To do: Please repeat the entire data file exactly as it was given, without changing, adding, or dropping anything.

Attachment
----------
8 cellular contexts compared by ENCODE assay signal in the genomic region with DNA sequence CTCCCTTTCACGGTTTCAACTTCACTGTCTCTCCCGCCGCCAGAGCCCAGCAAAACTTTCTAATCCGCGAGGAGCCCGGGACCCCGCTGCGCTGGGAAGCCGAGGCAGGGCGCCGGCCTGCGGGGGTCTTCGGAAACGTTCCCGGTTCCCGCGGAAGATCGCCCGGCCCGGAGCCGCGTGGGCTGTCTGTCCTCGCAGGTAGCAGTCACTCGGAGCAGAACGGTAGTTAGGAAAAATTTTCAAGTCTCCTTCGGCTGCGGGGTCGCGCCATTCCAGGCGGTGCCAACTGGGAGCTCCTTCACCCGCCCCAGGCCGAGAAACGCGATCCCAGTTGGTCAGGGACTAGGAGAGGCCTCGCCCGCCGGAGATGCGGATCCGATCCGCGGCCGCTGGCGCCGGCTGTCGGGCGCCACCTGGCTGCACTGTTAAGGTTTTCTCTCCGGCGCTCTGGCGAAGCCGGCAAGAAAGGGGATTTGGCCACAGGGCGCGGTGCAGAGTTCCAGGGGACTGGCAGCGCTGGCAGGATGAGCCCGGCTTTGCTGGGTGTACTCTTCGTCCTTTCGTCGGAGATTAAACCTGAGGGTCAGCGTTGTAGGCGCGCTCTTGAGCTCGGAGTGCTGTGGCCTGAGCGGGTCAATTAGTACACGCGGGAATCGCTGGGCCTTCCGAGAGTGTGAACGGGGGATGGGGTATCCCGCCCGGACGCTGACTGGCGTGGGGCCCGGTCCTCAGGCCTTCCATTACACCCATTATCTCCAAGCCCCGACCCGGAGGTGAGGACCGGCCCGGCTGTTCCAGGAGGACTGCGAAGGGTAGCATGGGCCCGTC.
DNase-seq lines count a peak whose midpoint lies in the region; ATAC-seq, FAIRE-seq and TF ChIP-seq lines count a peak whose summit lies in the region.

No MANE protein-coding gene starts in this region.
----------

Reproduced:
8 cellular contexts compared by ENCODE assay signal in the genomic region with DNA sequence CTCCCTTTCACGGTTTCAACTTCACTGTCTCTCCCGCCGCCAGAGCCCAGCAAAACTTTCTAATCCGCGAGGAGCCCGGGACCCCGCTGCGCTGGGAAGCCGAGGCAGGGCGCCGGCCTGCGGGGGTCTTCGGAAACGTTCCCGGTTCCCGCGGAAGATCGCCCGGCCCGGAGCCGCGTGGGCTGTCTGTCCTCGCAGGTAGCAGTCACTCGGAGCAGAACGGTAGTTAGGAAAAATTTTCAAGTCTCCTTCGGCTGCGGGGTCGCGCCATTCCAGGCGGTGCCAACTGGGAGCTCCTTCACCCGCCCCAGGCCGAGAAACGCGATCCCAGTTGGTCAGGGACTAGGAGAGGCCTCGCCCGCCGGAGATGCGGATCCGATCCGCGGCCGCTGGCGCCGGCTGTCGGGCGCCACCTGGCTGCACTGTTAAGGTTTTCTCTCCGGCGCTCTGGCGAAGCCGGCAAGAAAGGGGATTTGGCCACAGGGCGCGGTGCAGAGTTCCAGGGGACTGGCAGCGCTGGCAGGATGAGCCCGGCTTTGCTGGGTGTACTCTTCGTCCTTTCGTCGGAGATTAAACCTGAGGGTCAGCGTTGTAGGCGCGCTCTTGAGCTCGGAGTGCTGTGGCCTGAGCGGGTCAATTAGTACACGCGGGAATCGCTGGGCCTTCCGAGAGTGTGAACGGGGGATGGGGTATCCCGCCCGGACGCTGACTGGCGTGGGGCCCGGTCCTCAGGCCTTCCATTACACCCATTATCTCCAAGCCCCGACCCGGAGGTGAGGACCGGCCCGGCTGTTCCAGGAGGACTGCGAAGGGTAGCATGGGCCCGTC.
DNase-seq lines count a peak whose midpoint lies in the region; ATAC-seq, FAIRE-seq and TF ChIP-seq lines count a peak whose summit lies in the region.

No MANE protein-coding gene starts in this region.